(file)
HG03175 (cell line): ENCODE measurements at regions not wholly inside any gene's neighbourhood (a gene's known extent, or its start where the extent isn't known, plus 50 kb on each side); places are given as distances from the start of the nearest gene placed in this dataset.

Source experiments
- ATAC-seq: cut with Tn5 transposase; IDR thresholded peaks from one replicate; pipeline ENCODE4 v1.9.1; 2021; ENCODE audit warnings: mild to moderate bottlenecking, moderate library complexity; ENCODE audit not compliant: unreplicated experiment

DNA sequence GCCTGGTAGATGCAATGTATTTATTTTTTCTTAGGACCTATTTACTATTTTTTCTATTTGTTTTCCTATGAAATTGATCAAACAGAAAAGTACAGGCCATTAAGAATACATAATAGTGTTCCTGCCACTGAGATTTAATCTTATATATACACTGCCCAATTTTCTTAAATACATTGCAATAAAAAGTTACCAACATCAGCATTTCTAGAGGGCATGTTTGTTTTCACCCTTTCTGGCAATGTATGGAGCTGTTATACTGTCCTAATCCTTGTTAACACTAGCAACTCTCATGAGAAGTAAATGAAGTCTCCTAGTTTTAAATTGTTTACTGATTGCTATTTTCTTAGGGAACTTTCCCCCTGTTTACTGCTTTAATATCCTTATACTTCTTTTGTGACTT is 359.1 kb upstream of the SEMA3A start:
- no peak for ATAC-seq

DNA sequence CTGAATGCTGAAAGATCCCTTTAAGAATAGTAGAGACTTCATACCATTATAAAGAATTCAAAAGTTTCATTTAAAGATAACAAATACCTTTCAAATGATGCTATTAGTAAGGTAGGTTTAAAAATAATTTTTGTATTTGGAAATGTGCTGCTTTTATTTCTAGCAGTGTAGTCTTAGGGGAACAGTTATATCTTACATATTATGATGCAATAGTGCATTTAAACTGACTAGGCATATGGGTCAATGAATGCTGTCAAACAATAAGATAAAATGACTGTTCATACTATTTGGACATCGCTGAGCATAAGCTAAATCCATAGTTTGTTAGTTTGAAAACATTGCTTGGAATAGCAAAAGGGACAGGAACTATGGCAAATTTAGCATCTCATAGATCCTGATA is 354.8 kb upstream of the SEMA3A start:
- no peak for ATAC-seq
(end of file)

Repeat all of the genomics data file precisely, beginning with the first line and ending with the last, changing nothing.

HG03175 (cell line): ENCODE measurements at regions not wholly inside any gene's neighbourhood (a gene's known extent, or its start where the extent isn't known, plus 50 kb on each side); places are given as distances from the start of the nearest gene placed in this dataset.

Source experiments
- ATAC-seq: cut with Tn5 transposase; IDR thresholded peaks from one replicate; pipeline ENCODE4 v1.9.1; 2021; ENCODE audit warnings: mild to moderate bottlenecking, moderate library complexity; ENCODE audit not compliant: unreplicated experiment

DNA sequence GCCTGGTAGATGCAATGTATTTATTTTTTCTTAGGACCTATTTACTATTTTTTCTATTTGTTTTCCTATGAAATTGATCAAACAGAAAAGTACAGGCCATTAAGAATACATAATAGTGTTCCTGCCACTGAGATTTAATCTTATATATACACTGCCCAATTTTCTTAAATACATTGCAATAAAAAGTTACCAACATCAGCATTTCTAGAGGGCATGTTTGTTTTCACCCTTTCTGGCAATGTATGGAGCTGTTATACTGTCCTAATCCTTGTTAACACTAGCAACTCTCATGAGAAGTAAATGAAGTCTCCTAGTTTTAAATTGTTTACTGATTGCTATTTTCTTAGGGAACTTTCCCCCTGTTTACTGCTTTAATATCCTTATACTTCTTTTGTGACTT is 359.1 kb upstream of the SEMA3A start:
- no peak for ATAC-seq

DNA sequence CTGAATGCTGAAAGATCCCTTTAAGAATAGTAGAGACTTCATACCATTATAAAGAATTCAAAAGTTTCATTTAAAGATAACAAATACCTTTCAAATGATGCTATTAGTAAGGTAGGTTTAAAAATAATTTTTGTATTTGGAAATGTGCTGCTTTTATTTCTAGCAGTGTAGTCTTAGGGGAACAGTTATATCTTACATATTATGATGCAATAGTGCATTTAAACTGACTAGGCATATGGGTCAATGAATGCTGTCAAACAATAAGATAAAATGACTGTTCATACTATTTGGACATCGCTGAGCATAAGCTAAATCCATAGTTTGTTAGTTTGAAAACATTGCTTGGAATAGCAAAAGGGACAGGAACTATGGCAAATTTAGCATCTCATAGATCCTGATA is 354.8 kb upstream of the SEMA3A start:
- no peak for ATAC-seq